I always thought it would be a great idea to cut or delivery attempts back to 2. The first time, if we miss you, is a heads up for #2. If you don't phone in and make alternate arrangements in time for #2, then you have to pick it up. Would save a lot of money, and I don't think people could get too upset. Procrastinators are the only people who are served by a third attempt.
Well, actually there are several things about it that Badhabits didnt post. ANd I guess that if I released the info here, I will also be in violation( I can see the problems). So I will not post what I know of it.
THen we can discuss the implications as to drivers jobs, company reputation etc.
Looks like whoever complained about badhab's post was a nervous nelly, it's obviously already been announced.
United Parcel Service will offer a customized service that combines its ground delivery service with the U.S. Postal Service's Parcel Select, possibly resulting in lower rates for mailers using UPS.
UPS will use Parcel Select for deliveries up to five pounds, primarily to rural or super-rural areas. Customers will give their packages to UPS, which will move them through its ground network. UPS will separate out the packages that are to be delivered to the rural areas and turn them over to the local post office for final delivery.
UPS currently charges a $1.75 surcharge for rural deliveries. It is unknown how much UPS will pay the postal service for each package.
"We're going after volumes UPS currently does not have," UPS spokeswoman Susan Rosenberg. "We're working with customers that are not currently UPS customers."
Rosenberg said customers have signed on, but are not yet using the service. She would not name the customers or say when the service would begin.
"UPS has lost a lot of residential lightweight package volume to consolidators," said Doug Caldwell, a vice president at AFSM Transportation Management Group, a transportation management consultancy in Portland, OR. "This is partly because consolidators can come in and offer a lower rate, particularly on lightweight, residential packages, than UPS."
Parcel Select consolidators are concerned about the partnership, Caldwell said. They have been able to get business for deliveries to rural areas from mailers who might be UPS customers, but use the consolidators for shipments to rural locations to avoid the UPS surcharge.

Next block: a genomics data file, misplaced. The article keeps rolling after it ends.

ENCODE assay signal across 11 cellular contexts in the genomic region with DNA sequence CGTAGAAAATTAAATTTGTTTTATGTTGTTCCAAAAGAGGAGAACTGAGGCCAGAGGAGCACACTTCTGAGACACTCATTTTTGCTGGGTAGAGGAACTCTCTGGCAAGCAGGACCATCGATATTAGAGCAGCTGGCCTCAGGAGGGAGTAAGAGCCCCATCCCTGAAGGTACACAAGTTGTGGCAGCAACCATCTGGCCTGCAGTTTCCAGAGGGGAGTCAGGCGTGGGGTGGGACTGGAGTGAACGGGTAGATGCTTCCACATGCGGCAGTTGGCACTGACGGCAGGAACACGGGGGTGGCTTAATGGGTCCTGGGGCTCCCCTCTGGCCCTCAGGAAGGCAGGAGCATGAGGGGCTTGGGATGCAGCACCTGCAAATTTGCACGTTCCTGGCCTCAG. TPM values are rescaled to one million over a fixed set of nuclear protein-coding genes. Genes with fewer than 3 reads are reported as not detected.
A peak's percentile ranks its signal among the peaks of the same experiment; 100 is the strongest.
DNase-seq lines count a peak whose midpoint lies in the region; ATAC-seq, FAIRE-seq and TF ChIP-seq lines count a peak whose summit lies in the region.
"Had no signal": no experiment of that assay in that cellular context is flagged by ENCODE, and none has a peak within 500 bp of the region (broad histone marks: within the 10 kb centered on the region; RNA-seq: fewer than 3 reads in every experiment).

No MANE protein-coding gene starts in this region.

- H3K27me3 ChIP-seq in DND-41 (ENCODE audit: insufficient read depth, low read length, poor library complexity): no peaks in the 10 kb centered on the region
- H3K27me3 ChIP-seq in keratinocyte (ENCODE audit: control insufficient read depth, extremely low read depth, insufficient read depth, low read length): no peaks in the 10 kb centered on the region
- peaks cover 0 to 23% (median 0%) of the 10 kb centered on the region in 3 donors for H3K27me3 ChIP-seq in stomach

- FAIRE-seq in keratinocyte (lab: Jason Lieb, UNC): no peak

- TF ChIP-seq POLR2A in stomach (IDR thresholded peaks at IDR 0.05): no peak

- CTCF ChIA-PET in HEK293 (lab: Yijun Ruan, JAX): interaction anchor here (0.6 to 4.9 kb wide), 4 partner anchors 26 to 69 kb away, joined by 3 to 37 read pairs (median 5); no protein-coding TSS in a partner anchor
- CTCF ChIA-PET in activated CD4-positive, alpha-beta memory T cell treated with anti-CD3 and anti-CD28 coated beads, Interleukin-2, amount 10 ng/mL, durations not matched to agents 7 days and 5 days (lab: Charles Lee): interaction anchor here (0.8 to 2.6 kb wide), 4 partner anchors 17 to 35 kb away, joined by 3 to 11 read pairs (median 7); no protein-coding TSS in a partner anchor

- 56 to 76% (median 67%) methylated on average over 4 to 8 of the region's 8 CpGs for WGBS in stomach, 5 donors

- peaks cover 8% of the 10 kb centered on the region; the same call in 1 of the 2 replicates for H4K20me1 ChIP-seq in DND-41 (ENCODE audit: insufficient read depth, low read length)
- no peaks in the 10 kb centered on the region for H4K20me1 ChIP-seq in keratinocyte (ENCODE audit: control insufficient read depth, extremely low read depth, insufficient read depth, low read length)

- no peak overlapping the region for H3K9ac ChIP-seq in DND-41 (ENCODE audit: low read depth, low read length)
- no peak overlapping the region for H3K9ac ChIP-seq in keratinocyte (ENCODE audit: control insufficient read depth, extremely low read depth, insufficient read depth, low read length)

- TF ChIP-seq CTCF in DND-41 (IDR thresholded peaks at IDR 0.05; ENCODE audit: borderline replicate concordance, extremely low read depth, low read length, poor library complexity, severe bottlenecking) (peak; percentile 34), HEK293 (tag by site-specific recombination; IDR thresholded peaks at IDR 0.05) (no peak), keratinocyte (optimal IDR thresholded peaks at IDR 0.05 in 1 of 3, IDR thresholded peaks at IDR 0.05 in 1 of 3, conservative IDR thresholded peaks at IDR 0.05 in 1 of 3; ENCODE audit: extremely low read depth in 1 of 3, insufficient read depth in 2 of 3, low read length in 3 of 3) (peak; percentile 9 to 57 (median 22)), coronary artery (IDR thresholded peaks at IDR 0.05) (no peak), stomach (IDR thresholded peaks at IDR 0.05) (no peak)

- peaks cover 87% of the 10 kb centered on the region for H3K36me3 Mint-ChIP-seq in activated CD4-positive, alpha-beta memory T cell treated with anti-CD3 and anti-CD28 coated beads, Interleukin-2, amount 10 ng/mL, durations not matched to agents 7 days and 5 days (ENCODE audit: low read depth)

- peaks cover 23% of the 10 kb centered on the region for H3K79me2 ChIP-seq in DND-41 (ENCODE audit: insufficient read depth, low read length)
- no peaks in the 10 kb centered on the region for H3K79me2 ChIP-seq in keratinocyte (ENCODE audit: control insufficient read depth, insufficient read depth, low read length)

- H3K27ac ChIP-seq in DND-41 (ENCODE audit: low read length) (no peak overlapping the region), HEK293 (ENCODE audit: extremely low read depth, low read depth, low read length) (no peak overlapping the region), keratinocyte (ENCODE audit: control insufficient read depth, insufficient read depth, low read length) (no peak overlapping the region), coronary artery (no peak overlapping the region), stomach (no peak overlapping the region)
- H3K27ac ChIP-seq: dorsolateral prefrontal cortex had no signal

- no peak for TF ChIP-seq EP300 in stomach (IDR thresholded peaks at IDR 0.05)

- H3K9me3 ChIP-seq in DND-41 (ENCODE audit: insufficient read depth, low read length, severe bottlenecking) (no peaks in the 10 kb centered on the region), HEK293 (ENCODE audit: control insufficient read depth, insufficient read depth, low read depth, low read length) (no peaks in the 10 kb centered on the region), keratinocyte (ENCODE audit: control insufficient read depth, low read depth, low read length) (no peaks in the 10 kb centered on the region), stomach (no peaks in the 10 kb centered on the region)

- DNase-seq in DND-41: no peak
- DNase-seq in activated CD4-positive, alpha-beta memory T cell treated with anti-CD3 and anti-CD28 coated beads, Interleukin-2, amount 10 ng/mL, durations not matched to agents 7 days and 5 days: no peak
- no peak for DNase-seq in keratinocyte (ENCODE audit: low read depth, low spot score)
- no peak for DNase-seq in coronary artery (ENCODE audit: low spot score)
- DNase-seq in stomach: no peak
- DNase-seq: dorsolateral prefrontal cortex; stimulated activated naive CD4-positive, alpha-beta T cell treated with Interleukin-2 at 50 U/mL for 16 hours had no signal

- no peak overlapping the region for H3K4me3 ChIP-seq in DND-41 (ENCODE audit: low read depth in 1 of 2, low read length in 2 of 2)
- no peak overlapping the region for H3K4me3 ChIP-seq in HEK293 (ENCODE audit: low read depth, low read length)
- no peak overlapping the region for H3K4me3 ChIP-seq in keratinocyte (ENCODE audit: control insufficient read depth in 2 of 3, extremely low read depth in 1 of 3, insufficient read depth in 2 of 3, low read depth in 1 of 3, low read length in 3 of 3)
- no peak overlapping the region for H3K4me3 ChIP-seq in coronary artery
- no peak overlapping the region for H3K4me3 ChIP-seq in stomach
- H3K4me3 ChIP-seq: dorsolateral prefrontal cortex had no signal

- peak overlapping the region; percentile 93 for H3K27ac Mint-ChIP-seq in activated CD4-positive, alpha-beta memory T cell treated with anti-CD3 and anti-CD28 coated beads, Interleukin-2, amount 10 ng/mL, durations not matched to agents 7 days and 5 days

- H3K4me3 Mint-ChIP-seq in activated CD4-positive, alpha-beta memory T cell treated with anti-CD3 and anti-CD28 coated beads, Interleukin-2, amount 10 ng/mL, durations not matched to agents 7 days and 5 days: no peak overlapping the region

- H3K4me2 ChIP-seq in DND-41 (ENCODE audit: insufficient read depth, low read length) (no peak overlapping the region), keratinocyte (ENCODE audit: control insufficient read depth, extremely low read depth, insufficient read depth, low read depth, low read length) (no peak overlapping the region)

Caldwell also said that because UPS now will share delivery of packages that have gone exclusively through Parcel Select, the postal service could "lose some fairly significant volumes, at least in the short run."
In the long run, however, the relationship with UPS may benefit the postal service.
"This is pretty historic," Caldwell said.
Insiders said that FedEx might announce a similar partnership soon.
My question about handing packages over to the post office for final delivery is liability for damage. If they damage the package after we give it to them who pays for the package? Also it will obviously be cheaper for UPS to give the rural packages to the p.o. at whatever rate they charge us than to pay a UPS'er to do that same job. I'd love to hear the Teamsters take on this new service.
I am sure the claim process will NOT change for the shipper. As for the teamsters', I imagine they won't mind NOT having to make stops to farms, etc.etc. as long as packages are given to a union employee.
Anyone that would even suggest a strike issue at this point in time needs a swift kick in the butt. We are just now getting well from the last scare. As teamsters we needen't roll over and play dead, but we need to realize we are not the only game in town anymore. Making UPS successful is our best bet for keeping the job and benefits we are enjoying now. Look at the stock and count your blessings. I know I do.
I agree with Dannyboy.I cant see UPS giving away the UPS/Teamster work to the post office.I dont think anyone wants to see a strike,or work starting to shift towards the postoffice. UPS used to sub-contract alot of feeder work out to different companies.They stopped, or slowed that process down to create more jobs/promotions for the package division that wanted to go feeder.The post office subs out its express letters to Fed-ex and some otherwork to dhl( I think international ) How could UPS even think about going there.........
Think about it. I can, and do, drive 40 miles to deliver a 1 pound package on my area. If you were UPS wouldn't you try to find a way to regain some of the losses? I can see the bitch about it. My run would be changed in a big way.
Granted I would not like that, but I can understand the reason they would like to do away with these sort of packages. Rural areas deserve good service also, but if it costs more to get out there than it does to ship the package then is makes a large sucking sound profit wise.